Strong slmp-Misty Rutherford


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Strong slmp-Misty Rutherford

  1. 1. “Libraries are the verbs in the content standards. Wherever verbs such as read, research, analyze, explore, examine, compare, contrast, understand, interpret, investigate, and find appear in the standards, Teacher Librarians and library resources are involved.”
  2. 2. The LCMS/WES LIBRARY a schoolwide learning center
  3. 3. Strong School Library Media Programs Make a Difference in Academic Achievement
  4. 4. In 1963, a landmark study by Dr. Mary Gaver of Rutgers University found that: Academic achievement was higher when: –There was a centralized library in the school. –The library collection was large and easily accessible.
  5. 5. And 30 years later, Dr. Keith Lance published the Colorado Study in 1993, and found that: Academic Achievement was higher in schools when: – There was a professional library media teacher. – The “library media teacher” collaborated with teachers to build exciting units of instruction. – The library collection was very large.
  6. 6. Library Instructional Programs: Build capable and avid readers Teach every learner to become effective users of ideas and information Partner with teachers to create exciting learning experiences Prepare learners to compete in the information age
  7. 7. of the school library instructional program is to insure that students are effective users of information and ideas.
  8. 8. The Library Information Center is the center of the school. It is central to what goes on in the classroom. It’s a busy place! Students come before school, at lunch, and after school to use resources. Throughout the day, teachers come with entire classes, send small groups to work with the teacher librarian, or send individuals to find the information they need.
  9. 9. First, the LCMS/WES Media Center invests in people… Strong Library Media Programs have: A credentialed professional --the Teacher Librarian runs the library’s instructional program. The focus in on helping students and teaching. Support staff – the Library Assistant handles clerical work and support services. Technical support
  10. 10. In strong library programs and in the LCMC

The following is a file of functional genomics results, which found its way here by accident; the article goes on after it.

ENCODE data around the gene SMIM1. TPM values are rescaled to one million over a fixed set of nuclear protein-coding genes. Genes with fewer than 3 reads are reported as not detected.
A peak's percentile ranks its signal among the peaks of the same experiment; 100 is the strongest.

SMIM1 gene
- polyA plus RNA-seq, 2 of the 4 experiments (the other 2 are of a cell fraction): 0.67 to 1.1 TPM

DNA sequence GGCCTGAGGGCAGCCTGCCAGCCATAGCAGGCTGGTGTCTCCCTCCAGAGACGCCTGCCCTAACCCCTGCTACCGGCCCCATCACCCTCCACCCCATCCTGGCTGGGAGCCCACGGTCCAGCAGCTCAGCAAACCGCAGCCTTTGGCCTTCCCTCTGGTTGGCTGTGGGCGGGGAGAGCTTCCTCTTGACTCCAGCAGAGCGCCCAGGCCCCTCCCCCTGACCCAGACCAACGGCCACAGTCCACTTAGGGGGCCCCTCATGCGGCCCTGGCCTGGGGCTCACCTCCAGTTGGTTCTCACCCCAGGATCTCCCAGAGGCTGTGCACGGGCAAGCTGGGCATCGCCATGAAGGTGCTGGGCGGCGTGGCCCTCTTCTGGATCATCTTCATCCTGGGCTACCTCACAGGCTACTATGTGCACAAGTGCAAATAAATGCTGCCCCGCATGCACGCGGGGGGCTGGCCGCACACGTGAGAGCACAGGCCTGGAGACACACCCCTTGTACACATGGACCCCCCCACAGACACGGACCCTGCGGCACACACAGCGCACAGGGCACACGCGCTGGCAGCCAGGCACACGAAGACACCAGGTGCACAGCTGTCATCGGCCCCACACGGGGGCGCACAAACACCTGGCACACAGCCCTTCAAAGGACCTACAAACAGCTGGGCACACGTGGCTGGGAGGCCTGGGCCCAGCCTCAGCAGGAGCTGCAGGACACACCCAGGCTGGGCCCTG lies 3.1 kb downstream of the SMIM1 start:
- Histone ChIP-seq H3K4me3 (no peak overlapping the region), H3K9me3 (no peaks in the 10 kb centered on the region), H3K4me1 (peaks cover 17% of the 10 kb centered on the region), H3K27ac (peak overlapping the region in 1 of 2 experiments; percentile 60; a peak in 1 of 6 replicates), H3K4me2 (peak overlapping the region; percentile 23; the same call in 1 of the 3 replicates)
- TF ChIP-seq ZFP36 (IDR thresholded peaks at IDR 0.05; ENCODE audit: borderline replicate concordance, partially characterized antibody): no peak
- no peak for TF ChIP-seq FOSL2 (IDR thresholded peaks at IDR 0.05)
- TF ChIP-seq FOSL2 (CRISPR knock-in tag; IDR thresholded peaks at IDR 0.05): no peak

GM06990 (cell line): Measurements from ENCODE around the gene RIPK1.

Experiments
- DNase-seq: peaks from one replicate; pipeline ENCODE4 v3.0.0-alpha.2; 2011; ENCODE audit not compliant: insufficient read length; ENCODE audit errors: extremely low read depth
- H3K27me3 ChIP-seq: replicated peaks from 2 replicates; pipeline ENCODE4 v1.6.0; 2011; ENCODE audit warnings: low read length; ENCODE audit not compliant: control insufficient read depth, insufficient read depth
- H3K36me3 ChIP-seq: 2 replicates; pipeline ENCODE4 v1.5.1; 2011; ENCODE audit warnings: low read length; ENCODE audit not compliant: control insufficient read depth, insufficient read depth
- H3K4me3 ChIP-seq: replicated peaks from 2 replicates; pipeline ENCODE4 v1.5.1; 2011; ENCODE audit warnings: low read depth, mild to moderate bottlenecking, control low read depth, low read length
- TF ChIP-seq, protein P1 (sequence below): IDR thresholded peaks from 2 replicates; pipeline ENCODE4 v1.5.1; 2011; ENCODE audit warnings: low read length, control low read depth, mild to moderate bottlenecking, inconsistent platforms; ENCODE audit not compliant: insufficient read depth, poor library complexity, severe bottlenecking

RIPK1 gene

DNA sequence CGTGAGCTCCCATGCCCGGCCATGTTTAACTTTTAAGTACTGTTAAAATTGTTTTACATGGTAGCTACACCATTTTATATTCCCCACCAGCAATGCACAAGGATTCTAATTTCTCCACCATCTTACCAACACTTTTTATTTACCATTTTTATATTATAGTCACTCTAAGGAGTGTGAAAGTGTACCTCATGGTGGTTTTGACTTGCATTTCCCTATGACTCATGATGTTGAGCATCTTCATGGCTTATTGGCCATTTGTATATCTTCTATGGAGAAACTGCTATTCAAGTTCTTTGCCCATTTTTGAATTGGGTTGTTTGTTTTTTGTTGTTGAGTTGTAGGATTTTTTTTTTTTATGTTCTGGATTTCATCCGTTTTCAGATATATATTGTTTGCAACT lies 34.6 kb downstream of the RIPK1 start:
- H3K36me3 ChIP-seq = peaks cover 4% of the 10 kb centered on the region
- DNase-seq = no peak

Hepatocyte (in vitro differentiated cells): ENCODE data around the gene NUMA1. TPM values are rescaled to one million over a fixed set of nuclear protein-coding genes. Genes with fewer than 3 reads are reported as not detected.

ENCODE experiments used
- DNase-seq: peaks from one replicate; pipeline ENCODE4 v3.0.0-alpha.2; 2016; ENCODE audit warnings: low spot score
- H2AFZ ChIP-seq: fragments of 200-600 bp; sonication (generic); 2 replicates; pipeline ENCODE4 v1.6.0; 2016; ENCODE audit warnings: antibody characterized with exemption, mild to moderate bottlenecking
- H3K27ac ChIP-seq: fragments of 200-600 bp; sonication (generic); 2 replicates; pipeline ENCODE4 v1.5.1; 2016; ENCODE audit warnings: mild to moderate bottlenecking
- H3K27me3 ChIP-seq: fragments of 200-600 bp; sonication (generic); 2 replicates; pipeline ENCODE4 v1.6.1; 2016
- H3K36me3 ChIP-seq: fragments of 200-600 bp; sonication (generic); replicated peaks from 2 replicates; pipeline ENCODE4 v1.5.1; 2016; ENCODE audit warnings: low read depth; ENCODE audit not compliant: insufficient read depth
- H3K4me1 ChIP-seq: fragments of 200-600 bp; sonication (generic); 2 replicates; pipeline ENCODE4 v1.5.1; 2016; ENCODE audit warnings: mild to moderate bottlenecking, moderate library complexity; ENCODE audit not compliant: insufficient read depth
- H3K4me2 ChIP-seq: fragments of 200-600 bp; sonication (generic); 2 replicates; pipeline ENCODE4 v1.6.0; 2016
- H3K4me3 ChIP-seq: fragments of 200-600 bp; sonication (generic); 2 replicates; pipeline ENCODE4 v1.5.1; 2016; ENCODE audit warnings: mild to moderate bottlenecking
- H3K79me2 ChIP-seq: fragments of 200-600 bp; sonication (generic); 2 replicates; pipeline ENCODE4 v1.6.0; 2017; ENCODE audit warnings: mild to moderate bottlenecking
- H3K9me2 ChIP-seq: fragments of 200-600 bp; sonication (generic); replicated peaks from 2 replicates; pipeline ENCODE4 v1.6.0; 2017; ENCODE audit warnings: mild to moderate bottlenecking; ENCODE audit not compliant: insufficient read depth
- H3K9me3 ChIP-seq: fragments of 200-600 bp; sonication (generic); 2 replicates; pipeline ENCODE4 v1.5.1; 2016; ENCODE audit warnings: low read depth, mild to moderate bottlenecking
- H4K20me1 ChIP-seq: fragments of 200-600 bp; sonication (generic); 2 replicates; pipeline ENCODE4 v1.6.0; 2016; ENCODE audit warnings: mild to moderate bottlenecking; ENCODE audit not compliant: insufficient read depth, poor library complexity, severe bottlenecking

11. 11. Research shows that The level of professional library media teacher staffing is a key difference between strong and weak library media programs … and between higher and lower scores on achievement tests.
  12. 12. In the LCMC, Teacher Librarians: Collaborate with content area teachers to build quality lessons focused on the content standards and information skills. Teach an average of four of their six hour instructional day Teach information literacy skills (finding, using, communicating and evaluating information effectively)
  13. 13. •are available at the front counter to assist students before school, during class, at nutrition, at lunch and after school •check out, renew, or scan in library books using district’s online system, Destiny •process new materials, run overdue reports / program School Messenger, and assist with inventory In the LCMC, Library Assistants:
  14. 14. •acquire knowledge of library resources for use in their own school work and in assisting others, •learn to work with staff and student customers and provide a service to the school, •learn to work cooperatively as part of the library staff, assisting student customers with card catalog searches, network databases and checking out materials, and •take pride in their responsibilities and duties and help maintain the book collection. In the LCMC, Library Science students:
  15. 15. Become a library advocate! How much do we invest in our students? How many new books do we put on the shelves each year? Our students deserve our support!
  16. 16. Today’s school libraries should consist of a quality information-rich environment which includes: Books on all reading levels Book collections that are accurate, current, and curricular-related Databases relevant to curricular topics Quality Internet sites related to the curriculum Virtual libraries (library websites with
  17. 17. Such collections allow learners to explore ideas and topics covered perhaps only in a paragraph of a textbook.
  18. 18. Such collections add cost to the educational budget since quality collections must be kept current. Again, the research shows that schools spending more money for quality information beyond the textbook are actually boosting the bottom line -- the amount learned.
  19. 19. Research Findings: Rich curriculum-centered book collections boost learning. Information technology delivering information to the desktop of the learner enhances learning.
  20. 20. Conclusion: Quality collections are expensive, but they earn their way by boosting achievement.
  21. 21. Results of the total investment: Test scores can be expected to be 10-20% higher in schools with an emphasis on large book collections and information technology.
  22. 22. BACKGROUND STUDIES Colorado I Lance, Keith C., Linda Welborn, and Christine Hamilton-Pennell. The Impact of School Library Media Centers on Academic Achievement. Castle Rock, CO: Hi Willow Research and Publishing, 1993. Colorado II Lance, Keith C., Linda Welborn, and Christine Hamilton-Pennell. The Impact of School Library Media Centers on Academic Achievement. San Jose, CA: Hi Willow Research and Publishing, 2000. Krashen, Stephen. The Power of Reading. Englewood, CO: Libraries Unlimited, 1993. McQuillan, Jeff. The Literacy Crisis. Portsmith, NH: Heineman, 1998. Pennsylvania Lance, Keith et al. Measuring Up to Standards… Greensburg, PA: PCFBL, 2000.